Many of the journals include drawings, sketches and even diagrams.
This pencil study is from the cover of book that I came across in the magical bookstore I frequented in Malaga. On many occasions it yielded up strange synchronistic texts.
This study was done at a life class in London where we were instructed in seeing the affect of light across a rounded form. It was very instructional. The central lesson was to see how it appeared as light, shade and reflected light. Three different degrees of intensity of light are visible when a light source hits a curved surface.
The tutor demonstrated firstly with a curved piece of card. Using a single light directed at angle to the side of the curve he showed the break down into the described portions.
It was difficult to grasp using only a two dimensional curved surface but it was much more apparent when we got to see the effect on the female model.
Having watched him do a demonstration drawing we were then let proceed and this is how mine turned out. I do think I achieved a sculptural quality in my attempt.
It was a new learning experience for me. The basic explanation of a scientific principle was helpful in opening up for me a new way of studying form. To see things as curving towards or away from light and how to recreate that in two dimensional drawing.
I had carefully taped up my edges but blurring occurred which meant the contrast between sharp border and soft curves suffered. Working in charcoal was also a challenge. I found it difficult to keep the white areas clean.
This is another drawing I did from the cover of a book. It is from a modern Penguin edition of Franz Kafka’s The Castle which I never finished. The cover image was intriguing to me. It was of a photograph a deer made out of paper bags.
A strange and bizarre image, slightly disturbing too. I just researched the cover and see the deer was worn as a mask by a male figure. It is crudely attached to him with rope and a block of some sort. Very effective image and so very apt for this bewildering Kafka text.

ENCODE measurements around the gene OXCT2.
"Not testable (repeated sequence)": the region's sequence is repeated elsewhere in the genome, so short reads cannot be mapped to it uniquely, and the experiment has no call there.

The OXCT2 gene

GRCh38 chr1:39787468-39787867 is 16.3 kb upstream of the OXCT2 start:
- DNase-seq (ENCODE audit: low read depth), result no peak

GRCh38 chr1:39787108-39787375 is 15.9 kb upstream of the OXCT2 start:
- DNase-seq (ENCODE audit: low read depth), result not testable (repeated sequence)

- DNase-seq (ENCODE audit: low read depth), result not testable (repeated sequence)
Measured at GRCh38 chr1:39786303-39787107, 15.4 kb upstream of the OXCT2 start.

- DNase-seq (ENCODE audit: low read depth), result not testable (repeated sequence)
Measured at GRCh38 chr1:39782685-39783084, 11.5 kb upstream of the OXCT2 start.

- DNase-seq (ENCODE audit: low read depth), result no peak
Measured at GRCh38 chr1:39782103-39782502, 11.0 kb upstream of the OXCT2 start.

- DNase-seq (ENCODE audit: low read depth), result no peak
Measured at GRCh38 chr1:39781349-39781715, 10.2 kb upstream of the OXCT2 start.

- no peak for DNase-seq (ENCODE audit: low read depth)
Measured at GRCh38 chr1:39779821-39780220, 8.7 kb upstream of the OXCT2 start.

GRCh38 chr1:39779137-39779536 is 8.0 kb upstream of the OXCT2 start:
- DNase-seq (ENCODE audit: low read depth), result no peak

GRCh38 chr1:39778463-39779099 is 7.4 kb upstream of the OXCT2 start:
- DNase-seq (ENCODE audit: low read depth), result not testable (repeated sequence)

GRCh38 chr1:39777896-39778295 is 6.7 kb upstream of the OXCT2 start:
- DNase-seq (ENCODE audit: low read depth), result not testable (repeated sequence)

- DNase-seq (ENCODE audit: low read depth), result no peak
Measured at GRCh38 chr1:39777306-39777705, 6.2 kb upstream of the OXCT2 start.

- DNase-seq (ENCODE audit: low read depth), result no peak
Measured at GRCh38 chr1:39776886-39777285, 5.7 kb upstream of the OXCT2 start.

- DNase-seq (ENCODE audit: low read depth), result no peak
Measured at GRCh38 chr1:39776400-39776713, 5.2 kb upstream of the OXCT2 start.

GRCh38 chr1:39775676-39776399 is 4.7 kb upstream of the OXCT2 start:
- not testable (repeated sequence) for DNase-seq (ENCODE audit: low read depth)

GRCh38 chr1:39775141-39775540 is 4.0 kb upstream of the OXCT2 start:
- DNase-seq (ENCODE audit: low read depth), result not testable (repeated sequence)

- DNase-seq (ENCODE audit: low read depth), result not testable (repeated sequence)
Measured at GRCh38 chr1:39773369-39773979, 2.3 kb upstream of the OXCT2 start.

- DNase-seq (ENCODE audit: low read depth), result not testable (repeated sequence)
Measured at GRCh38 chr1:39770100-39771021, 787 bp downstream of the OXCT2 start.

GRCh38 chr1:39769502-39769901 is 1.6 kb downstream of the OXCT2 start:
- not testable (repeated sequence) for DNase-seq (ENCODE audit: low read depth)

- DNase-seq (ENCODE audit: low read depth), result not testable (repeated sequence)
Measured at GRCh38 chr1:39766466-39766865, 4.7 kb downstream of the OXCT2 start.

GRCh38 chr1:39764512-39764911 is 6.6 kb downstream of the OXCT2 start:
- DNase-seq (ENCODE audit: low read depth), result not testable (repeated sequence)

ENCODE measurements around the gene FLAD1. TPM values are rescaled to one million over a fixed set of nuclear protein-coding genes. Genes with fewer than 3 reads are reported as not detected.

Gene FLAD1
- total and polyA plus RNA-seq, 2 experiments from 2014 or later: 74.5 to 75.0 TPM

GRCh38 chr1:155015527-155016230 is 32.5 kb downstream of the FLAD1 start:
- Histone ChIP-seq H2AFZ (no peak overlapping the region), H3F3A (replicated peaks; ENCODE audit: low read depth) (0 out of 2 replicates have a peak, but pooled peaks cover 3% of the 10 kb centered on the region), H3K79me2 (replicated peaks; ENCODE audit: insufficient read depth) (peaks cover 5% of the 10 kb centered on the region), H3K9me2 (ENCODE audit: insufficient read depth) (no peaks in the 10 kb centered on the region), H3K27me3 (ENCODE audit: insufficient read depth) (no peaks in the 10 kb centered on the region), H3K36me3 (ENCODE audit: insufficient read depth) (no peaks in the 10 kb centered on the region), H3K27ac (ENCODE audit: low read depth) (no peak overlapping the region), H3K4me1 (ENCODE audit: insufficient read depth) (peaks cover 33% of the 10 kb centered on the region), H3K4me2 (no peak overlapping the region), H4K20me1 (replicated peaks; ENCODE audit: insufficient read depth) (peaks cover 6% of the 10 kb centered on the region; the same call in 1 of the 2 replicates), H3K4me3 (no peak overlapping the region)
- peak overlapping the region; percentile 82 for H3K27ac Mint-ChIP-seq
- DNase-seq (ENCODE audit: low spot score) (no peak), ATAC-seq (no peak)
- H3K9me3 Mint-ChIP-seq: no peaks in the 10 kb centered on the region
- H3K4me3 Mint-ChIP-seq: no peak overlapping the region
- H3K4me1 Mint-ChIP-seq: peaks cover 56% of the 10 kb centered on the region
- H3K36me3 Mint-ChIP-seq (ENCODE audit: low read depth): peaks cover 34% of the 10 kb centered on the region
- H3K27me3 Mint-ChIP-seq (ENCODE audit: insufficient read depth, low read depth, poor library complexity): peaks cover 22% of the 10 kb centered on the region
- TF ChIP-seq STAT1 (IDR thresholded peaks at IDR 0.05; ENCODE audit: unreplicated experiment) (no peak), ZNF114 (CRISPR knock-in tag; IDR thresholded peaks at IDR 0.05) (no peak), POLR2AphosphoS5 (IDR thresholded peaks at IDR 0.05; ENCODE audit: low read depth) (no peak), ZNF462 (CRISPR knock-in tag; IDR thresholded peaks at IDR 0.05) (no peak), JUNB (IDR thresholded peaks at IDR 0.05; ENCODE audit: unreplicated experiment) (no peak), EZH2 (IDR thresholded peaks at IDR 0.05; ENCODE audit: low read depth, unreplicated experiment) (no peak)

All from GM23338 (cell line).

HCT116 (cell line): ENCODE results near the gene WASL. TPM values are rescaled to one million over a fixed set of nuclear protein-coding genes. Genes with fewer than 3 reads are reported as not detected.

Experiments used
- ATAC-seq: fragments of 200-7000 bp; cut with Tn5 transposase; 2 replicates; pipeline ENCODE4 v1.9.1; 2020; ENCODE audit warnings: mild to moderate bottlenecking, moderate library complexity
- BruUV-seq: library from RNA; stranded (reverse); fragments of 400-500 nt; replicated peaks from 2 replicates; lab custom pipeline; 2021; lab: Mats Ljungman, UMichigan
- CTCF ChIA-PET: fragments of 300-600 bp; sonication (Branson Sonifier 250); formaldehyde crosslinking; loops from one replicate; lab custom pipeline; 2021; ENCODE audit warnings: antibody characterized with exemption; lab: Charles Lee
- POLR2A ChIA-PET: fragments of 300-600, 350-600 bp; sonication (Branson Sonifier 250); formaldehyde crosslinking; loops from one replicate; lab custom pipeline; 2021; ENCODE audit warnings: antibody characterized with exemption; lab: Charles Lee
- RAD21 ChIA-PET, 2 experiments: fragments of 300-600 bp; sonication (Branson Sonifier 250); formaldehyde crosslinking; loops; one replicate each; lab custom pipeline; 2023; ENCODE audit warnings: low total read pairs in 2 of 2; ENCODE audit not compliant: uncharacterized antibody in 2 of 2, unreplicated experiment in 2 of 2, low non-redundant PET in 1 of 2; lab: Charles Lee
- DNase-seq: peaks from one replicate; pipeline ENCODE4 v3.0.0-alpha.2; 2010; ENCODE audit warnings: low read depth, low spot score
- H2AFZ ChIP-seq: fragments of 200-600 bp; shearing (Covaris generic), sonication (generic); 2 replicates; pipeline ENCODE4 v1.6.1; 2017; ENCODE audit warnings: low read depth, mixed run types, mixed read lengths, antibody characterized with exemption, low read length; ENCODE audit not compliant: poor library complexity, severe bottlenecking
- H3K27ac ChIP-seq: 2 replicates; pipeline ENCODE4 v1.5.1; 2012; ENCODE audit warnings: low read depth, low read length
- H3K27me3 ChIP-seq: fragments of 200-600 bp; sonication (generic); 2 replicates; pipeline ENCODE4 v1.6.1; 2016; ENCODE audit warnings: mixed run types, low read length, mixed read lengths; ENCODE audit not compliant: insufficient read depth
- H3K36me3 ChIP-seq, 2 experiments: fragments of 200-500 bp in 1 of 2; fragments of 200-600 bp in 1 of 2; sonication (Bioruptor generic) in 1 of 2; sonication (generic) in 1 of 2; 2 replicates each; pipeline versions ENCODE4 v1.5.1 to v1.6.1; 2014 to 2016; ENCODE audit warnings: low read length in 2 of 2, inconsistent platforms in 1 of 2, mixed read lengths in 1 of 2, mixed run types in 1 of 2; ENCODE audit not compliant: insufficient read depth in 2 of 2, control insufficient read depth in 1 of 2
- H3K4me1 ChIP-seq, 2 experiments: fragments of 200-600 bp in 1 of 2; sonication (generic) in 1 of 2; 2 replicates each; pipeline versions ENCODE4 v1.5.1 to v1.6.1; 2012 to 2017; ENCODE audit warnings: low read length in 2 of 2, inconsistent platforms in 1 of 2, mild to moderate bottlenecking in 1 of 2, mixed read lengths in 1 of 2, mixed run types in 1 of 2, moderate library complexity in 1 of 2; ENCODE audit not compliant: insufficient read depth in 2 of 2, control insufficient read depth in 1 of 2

I recall feeling nervous and apprehensive while reading it. The confusion and frustration endured increasingly by the central character known only as K on his lowly quest for access were maddening in a very disagreeable way so I discontinued it.
Perhaps it was too close to home for me. The vivid description of the protagonist’s incrementally increasing state of anxiety, frustration, expectation followed by deflation was more than I could endure. The setting so bleakly banal, a murky maze inhabited by petty bureaucrats and officials, a host of doubting sneering gatekeepers. Torture without respite. Possibly easier for others to indulge in but I say only possibly but those are some states I am all too familiar with and need little stimuli to generate them which is why I put it aside.
Kafka died before completing it.
The cover image reflects the nightmarish world the reader is drawn into.
I didn’t include the masked figure but focussed on the sculptural qualities of the paper deer. It was very challenging to draw and I am amazed at how lifelike they look.
This is an imaginative composition I created in London during one of my bursts of productivity. It is an oil pastel work which is a preferred medium of mine to work in.
I like it. It speaks to me. I am surprised by it. I didn’t know that this was inside me. It has a fairy tale quality to it.
I am a big fan of outsider art. In many ways I identify with the term and I admire very much some of the artists that fall under the heading. One of the the things that I love more than anything is children’s’ art and outsider art shares a lot of with the art of children.
I have had some training but the art that comes straight from my imagination is raw and untutored. It comes from a young place. It feels like play when I am really involved in the motion of marking material to paper. I like to get quite physical with it. I enjoy mashing and scraping the pastel and watching the effects it creates. It reminds me of those drawings in school where black crayon was put on over multi coloured surface and scraped away to reveal the colours beneath. A sort of magic etching.